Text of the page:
Although the flag is most commonly associated with the European Union, it was initially used by the Council of Europe, and is thought to represent Europe as a whole as opposed to any particular organization such as the EU or the COE.
The flag was originally adopted by the Council of Europe on December 8, 1955, from a suggested design by the Chief Herald of Ireland. The Council of Europe from the beginning desired it to be used by other regional organizations seeking European integration. The European Community adopted it on May 26, 1986. The European Union, which was established by the Maastricht Treaty in the 1990s and is a somewhat different co-existing organisation formed by members of the European Community, also adopted the flag. Since then the use of the flag has been controlled jointly by all three organizations.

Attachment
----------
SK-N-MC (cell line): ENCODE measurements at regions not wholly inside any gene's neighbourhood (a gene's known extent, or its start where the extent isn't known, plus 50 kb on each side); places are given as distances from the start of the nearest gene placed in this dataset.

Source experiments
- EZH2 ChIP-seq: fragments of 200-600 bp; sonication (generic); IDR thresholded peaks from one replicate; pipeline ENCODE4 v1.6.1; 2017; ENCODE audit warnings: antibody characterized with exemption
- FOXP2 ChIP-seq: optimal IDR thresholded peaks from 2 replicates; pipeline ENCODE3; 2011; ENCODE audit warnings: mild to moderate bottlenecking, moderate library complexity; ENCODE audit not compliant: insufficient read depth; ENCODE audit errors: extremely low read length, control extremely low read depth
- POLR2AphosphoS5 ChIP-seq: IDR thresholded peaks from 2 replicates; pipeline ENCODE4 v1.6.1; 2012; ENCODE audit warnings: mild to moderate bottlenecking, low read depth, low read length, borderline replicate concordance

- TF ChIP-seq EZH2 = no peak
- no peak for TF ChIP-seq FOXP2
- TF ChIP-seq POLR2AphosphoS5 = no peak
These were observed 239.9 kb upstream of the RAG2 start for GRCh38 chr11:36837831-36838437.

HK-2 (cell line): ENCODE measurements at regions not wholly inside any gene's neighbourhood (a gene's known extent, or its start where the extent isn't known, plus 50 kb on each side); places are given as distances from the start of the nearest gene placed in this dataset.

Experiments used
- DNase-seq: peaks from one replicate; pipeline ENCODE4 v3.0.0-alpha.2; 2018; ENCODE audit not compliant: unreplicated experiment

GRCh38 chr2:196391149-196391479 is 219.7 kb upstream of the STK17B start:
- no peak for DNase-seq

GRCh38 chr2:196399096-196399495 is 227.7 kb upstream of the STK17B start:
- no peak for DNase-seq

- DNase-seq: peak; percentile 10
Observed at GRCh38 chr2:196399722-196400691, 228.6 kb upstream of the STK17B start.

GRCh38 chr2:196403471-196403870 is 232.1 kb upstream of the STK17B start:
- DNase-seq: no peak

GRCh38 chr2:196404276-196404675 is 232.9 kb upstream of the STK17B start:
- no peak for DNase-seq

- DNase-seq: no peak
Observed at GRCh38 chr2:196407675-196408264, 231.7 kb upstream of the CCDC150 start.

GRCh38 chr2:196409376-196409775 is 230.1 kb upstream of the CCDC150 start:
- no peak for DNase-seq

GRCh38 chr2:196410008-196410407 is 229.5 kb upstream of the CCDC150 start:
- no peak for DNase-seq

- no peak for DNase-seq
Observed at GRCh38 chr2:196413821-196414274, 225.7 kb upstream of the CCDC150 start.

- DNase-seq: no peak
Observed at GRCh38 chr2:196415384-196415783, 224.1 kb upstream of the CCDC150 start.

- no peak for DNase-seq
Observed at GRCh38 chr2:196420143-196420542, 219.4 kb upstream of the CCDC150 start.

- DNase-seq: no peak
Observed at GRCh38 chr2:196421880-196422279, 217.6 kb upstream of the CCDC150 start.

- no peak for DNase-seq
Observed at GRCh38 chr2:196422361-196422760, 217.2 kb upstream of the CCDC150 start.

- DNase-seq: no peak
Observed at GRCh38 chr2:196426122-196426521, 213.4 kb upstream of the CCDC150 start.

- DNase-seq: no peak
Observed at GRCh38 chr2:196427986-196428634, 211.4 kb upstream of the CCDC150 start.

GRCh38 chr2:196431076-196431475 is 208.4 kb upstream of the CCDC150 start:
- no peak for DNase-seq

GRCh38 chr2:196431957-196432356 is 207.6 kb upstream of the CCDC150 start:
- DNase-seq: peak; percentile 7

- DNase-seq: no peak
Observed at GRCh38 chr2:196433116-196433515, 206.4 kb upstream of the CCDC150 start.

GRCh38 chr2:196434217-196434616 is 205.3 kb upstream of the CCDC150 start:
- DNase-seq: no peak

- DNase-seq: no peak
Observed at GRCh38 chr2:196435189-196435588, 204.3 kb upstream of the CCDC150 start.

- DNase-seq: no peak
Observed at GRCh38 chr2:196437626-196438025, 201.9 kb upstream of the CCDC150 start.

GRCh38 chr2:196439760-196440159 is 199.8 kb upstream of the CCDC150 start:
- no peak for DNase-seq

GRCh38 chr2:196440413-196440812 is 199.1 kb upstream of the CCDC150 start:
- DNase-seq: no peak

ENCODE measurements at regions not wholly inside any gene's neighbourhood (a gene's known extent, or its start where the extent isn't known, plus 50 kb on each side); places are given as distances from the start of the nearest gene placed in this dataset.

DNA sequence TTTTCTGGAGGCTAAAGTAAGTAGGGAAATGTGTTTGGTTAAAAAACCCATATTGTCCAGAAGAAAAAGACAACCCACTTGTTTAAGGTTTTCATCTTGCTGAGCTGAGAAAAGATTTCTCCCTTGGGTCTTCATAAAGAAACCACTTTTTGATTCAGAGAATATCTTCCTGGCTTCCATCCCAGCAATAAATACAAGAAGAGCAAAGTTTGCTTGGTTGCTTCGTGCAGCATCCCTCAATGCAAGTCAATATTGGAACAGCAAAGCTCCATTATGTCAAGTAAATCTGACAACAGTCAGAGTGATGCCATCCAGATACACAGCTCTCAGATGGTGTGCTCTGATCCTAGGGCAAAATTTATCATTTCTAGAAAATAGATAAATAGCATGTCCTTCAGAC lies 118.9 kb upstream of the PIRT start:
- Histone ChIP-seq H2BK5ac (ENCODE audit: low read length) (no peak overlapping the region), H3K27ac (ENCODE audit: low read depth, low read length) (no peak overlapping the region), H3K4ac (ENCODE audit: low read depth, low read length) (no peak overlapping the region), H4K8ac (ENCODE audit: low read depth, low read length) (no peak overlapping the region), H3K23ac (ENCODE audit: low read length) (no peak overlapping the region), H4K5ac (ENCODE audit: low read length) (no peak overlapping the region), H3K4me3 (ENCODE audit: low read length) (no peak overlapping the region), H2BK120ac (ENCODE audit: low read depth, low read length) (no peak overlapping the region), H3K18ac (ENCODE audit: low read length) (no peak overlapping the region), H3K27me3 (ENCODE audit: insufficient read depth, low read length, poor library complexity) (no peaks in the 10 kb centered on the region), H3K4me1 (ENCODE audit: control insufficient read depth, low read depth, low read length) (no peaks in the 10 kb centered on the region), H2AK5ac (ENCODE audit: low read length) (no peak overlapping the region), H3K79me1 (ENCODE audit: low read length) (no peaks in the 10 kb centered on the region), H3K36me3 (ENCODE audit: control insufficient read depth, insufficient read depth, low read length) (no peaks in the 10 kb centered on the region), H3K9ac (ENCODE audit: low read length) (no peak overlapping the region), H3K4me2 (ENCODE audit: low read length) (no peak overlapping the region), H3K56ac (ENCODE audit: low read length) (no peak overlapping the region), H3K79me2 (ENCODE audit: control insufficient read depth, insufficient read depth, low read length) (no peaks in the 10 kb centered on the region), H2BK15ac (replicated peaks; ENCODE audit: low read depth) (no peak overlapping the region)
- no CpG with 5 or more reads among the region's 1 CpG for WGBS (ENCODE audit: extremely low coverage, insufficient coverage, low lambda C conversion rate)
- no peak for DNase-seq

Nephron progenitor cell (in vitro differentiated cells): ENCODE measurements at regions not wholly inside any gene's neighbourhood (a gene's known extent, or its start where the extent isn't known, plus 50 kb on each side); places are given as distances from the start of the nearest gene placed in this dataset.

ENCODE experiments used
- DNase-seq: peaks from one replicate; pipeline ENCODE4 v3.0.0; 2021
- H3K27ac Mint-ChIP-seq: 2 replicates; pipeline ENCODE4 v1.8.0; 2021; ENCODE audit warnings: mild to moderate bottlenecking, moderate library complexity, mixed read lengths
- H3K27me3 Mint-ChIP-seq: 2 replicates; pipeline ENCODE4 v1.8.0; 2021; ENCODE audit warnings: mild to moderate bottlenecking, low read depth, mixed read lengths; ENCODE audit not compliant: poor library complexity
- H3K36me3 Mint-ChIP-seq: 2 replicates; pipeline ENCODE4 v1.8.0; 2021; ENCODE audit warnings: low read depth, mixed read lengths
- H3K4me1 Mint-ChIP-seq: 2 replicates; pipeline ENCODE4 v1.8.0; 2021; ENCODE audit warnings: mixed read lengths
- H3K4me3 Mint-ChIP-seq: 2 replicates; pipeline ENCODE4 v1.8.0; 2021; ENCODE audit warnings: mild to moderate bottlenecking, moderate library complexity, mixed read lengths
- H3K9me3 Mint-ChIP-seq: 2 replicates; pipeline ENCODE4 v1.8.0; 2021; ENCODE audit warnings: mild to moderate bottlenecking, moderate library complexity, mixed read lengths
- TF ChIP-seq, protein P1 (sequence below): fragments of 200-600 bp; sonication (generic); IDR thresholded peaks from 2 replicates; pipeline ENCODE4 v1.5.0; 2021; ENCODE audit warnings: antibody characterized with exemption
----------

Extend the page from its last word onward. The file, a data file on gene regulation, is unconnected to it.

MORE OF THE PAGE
The number of stars on the flag is not related to the number of member states of EU. 
History accompanying the flag
The Council of Europe was formed in the aftermath of the Second World War. 1955
The Council of Europe creates for itself what is now also the EU flag, as a focus for European unity 1957
European Economic Community founded by the Treaty of Rome: Belgium, France, Germany, Italy, Luxembourg and the Netherlands - "The Six" 1967
European Community formed by a merger of the EEC, Euratom founded 1957) and The European Coal & Steel Community (founded 1951) 1973
United Kingdom joined the EC, together with Ireland and Denmark making "The Nine" (Norway opted to stay out) 1981
Greece joined, making "The Ten" 1986
EC adopts (with permission) the Council of Europe Flag as its own. 12 Stars & 12 States. 1992
Maastricht Treaty 1993
Maastricht Treaty Ratified. European Single Market completed. The European Union is launched. 1995